A great deal of what we know about the early English diet comes from a Latin vocabulary written by Ælfric, Archbishop of Canterbury from 995. It was written in the form of dialogues: with the baker, the ploughman, the fisherman, the shepherd. From it we know that in spring and summer women made cheese and butter from the milk of sheep or goats before smoking the cheese and salting the butter to preserve it.Father Gardner at the Catholic Herald writes a fascinating and well-rounded article that includes food history, meatless recipes and the reminder that "no flesh" does not automatically mean "substitute fish."
In gardens, people grew carrots (purple in those days), leeks, garlic and herbs like rue and fennel. Kale was a popular winter vegetable and for a time gave February its Old English name of sproutkele. Ælfric lists animals eaten for their meat (pig, goat, deer, swan, duck etc), but the fact that our modern words beef, veal and mutton are Norma, rather than Anglo-Saxon suggests these animals were mostly valued for their wool, hides, milk and working abilities rather than their flesh.
The Rule of St Benedict stipulated that only sick monks could consume the “flesh of quadrupeds” but this was quickly interpreted as excluding fish and fowl, hence the monastic tradition of maintaining dovecotes and fishponds (stews). Bede railed against the excesses of the monastic table, circumventing not only the letter but increasingly the spirit of the Rule, and St Anselm complained that the clergy dined on “chicken spiced with pepper and cumin”. But fasting and abstinence shaped not only the culinary rhythm of the week (no meat on Fridays or Wednesdays) but also of the year (Advent, Lent, Ember Days). Unless you were very young, very old or very sick, meat was absent from the table for a considerable portion of the year.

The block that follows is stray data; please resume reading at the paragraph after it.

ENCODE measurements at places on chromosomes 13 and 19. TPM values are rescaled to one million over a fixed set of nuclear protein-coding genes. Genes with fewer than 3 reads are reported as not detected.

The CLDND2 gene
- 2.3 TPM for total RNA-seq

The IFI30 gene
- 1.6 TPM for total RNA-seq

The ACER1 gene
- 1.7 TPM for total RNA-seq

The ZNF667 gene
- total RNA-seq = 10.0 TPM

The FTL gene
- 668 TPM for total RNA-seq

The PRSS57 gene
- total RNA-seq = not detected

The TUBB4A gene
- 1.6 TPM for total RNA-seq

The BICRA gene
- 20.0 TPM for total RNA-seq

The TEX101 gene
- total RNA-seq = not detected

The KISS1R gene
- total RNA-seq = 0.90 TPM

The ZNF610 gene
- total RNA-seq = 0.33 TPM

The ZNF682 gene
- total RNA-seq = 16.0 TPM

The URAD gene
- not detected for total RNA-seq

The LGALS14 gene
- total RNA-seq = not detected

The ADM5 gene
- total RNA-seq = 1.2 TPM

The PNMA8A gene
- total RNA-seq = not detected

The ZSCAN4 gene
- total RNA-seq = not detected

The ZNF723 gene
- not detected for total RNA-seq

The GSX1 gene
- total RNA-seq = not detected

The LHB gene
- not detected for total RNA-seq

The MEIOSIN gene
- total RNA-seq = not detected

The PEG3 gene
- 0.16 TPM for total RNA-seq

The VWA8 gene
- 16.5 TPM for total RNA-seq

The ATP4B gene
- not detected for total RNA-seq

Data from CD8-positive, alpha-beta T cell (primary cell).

I notice he doesn't include bean and cheese nachos among the recipes. Pity. That's a regular Friday favorite of ours as we practice meatless Fridays as our choice of Friday penance. (You know ... the penance that we're all supposed to do every Friday, all year long ...)
Via The Deacon's Bench.